Enzo G. Castellari's Euro crime entry The Big Racket makes for a fine companion piece to his earlier film Street Law. Where that film concentrated on one man and his quest for vengeance, here we get a genre mix of Dirty Harry with vigilante and men on a mission action vibes too. In Castellari's capable hands the movie is never less than entertaining and the next violent incident is only moments away.
A vicious gang of thugs are terrorising an Italian village, demanding protection money and threatening families if their "tax" demands aren't met. The majority are too scared to do anything, leaving Inspector Palmieri (Fabio Testi) struggling to fight them. When one local man agrees to testify the gang retaliate with a sickening attack on his daughter. As the investigation progresses and the unspeakable crimes escalate, Palmieri discovers the gang are affiliated with drug dealers. His hands tied by the legal system, the Inspector decides enough is enough and gathers together a team of men who have suffered the terrible crimes to exact their own brand of justice.
By combining two of the most popular Eurocrime genres, the Dirty Harry rip off and the vigilante movie, Castellari's The Big Racket is a superbly paced movie, which manages to pull off a convincingly downbeat atmosphere, while remaining completely entertaining throughout, a difficult balance to achieve.
While not realistic in a traditional sense, something about the film feels convincingly real. It's hard to explain why as the film is full of inconsistencies, for example throughout the many violent shootouts, some bullet hits result in large bloody squib explosions while some are completely bloodless. The thing that stands out most is the hilarious dubbing, for a film featuring some pretty nasty violence and two repellent scenes of sexual violence, the reluctance of the dubs script writer to use anything remotely approaching bad language is bizarre. It's so bad, even "shit" is replaced with "dung" and "diddly". The important thing is the film overcomes these inconsistencies to deliver a powerful punch that makes the film feel more realistic than it actually is. I told you it was hard to explain.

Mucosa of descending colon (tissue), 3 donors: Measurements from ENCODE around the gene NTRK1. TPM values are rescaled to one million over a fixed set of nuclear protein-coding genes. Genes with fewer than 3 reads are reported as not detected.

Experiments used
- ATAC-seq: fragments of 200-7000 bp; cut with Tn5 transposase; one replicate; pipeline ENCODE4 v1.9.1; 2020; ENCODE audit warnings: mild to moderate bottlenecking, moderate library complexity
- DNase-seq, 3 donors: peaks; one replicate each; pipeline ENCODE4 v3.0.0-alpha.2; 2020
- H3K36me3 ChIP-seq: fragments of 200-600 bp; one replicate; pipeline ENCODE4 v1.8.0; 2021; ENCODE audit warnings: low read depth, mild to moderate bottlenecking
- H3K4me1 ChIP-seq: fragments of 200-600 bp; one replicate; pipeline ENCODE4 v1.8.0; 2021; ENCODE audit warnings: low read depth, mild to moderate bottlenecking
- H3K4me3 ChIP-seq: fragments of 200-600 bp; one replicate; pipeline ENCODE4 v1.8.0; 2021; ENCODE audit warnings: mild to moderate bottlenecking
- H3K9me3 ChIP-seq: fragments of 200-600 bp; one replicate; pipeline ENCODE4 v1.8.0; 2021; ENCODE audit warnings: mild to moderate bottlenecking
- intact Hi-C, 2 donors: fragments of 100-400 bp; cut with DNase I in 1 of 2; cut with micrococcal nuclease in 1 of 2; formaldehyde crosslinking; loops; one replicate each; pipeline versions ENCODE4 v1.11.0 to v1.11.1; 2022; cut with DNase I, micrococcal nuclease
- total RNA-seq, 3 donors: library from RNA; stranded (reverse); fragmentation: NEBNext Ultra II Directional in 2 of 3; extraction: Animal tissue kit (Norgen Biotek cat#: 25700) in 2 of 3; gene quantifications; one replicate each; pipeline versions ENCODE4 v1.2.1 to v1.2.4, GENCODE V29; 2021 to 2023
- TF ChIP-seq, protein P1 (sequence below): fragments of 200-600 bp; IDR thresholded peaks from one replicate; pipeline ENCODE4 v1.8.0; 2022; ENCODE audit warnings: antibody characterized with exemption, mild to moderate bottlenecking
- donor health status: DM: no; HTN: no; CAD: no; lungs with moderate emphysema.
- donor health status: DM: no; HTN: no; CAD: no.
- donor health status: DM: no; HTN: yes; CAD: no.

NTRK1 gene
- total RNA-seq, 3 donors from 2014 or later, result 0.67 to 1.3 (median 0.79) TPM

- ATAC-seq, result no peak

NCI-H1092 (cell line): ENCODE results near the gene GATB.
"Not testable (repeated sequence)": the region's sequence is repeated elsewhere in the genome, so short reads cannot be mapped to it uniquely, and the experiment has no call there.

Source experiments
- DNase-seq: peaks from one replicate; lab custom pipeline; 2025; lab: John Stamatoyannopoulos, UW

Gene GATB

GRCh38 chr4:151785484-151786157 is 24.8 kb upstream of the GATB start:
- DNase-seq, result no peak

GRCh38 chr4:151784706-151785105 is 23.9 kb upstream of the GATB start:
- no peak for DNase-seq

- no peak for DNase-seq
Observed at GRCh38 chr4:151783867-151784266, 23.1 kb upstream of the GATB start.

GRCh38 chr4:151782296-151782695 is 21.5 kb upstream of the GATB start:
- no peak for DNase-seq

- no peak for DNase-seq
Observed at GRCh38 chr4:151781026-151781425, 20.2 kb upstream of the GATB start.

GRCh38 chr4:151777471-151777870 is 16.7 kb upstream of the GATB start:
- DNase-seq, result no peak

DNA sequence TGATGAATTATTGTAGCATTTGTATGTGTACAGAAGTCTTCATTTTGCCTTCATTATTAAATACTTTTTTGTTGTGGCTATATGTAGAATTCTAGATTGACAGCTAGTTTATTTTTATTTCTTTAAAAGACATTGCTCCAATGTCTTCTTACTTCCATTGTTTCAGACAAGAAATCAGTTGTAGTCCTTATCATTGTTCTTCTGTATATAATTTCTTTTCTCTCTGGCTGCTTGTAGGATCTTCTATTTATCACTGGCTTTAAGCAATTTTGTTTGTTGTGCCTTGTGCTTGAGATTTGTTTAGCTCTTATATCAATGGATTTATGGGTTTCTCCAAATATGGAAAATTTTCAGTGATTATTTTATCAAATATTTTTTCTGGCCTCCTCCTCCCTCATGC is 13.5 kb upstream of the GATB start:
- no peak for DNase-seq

As ever with a Castellari film, the action sequences are excellently staged with a number of exciting shootouts, the finale standing out in particular, and a truly impressive car stunt with Testi being rolled down the side of a hill in a car. Speaking of Testi, this is easily one of his best roles, I usually find him unconvincing but here he's very good. Solid support comes from the huge array of Italian character actors.
Overall if you're a fan of Eurocrime it's hard to imagine you being disappointed with this solid genre entry, it's lightning pace never letting up, filled to the brim with sleaze, action and violence. If that isn't a recommendation I don't know what it is.